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Pokémon Go, the latest new app seems to be taking over smartphones everywhere. This game has literally become an overnight sensation and cyber criminals are looking to cash in on this huge opportunity in a variety of ways.
Pokémon Go is not an average smartphone game. It uses an augmented reality, which is a blend of real life and technology and there are many layers to this game, using real-time GPS locations, geocaching technology and the world around you.
The game has literally become an overnight sensation and cyber criminals are looking to cash in on this huge opportunity in a variety of ways.
Since, the App isn’t available in all countries yet, just days after the official Pokémon Go App hit the market, researchers from Proofpoint discovered a Trojanized version of the app. According to Proofpoint’s blog(link is external) “Although we have not observed this malicious APK in the wild, it was uploaded to a malicious file repository service […] less than 72 hours after the game was officially released in New Zealand and Australia” So first thing’s first- when downloading the app, be sure to only download apps from trusted sources such as the Google Play Store and the Apple App Store.
Additionally, Norton has you covered when it comes to malicious Android apps. App Advisor(link is external) automatically scans for malicious apps in the Google Play Store before they’re downloaded to your phone.
The most recent and most dangerous malicious app was a discovery made by a group of security researchers on July 15th. The first fake lock screen app, dubbed “Pokémon GO Ultimate,” was found on the Google Play Store. Luckily, the researchers contacted Google quickly, and it has been removed from the app store. You can read more about this threat here.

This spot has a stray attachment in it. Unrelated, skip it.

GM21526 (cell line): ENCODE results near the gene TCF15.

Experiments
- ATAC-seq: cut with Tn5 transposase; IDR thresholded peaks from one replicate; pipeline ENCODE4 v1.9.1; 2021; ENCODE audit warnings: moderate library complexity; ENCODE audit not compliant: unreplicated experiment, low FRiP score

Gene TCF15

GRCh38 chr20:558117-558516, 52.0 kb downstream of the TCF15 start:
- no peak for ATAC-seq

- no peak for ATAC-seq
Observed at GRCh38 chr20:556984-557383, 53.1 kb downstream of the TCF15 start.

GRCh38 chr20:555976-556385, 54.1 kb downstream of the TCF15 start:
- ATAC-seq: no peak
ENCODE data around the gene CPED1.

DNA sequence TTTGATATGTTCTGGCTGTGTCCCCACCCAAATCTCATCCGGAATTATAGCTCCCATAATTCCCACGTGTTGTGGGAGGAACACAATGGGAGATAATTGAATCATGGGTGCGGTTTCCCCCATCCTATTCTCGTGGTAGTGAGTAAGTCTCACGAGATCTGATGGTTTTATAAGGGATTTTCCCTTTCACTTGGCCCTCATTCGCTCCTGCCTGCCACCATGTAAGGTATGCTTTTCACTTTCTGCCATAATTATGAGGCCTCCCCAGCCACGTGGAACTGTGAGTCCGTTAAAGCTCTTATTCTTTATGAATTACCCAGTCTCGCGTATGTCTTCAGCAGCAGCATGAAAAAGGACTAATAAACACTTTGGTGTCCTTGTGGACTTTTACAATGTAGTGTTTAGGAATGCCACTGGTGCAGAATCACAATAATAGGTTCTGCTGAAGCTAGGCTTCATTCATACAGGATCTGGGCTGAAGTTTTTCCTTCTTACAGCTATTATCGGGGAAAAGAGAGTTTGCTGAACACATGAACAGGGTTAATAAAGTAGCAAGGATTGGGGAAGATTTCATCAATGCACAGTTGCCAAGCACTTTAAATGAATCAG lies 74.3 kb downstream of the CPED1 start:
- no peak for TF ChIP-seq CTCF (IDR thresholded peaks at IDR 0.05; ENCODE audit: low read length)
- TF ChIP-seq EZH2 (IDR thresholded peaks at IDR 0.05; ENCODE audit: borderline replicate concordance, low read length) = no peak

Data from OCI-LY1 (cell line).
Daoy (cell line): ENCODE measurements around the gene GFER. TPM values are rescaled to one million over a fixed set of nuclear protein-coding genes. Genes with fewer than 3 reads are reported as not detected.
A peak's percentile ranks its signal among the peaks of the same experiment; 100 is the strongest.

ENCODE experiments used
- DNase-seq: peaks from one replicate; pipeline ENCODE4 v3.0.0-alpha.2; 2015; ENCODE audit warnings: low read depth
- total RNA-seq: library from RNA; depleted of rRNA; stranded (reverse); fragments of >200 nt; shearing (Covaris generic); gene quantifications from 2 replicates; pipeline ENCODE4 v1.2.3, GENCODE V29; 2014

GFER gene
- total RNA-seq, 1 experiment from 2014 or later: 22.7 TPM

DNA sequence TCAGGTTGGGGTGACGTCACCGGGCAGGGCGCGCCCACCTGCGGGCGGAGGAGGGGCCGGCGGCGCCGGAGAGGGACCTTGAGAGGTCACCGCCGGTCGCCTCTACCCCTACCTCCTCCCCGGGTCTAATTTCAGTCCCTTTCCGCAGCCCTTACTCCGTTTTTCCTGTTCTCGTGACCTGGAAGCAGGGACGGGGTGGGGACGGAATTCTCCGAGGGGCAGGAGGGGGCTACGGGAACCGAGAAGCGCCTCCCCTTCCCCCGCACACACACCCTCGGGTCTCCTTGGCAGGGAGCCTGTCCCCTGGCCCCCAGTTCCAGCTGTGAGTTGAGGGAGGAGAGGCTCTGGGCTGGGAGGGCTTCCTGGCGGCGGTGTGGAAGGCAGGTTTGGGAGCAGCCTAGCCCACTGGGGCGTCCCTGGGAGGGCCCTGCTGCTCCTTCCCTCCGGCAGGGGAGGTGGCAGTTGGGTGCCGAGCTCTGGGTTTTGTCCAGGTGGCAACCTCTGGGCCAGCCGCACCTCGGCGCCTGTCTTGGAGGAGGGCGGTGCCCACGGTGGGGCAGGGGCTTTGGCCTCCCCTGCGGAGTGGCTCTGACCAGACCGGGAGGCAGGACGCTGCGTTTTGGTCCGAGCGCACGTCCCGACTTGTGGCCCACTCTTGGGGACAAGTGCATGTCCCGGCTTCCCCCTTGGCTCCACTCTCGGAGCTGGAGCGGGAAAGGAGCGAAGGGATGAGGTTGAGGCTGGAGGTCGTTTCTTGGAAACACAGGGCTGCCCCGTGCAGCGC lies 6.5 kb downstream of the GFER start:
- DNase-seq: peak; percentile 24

Just days after the official Pokémon Go App hit the market, researchers from Proofpoint discovered a Trojanised version of the app. When downloading the app, be sure to only download apps from trusted sources such as the Google Play Store and the Apple App Store.
With all popular games, users are sure to scour the Internet for cheats and hacks online. Scammers are already on top of this, as fake websites have started popping up offering Pokécoins and other powerups from the game in exchange for filling out surveys or visiting questionable websites. Surveys may seem harmless, however, they can collect a lot of personally identifiable information about you, which could be used in identity theft.
It’s always important to evaluate what an app wants to access when it is installed. Currently, some iOS users and some Android users do not get asked permission to access anything. If signing in via Google, you are potentially allowing the game full access to your Google account. This means that the app has access to your contacts, e-mail, Google Drive documents, and more.
For further information on how to stay cyber safe and still ‘catch ‘em all’, please refer to Symantec’s official blog post here.
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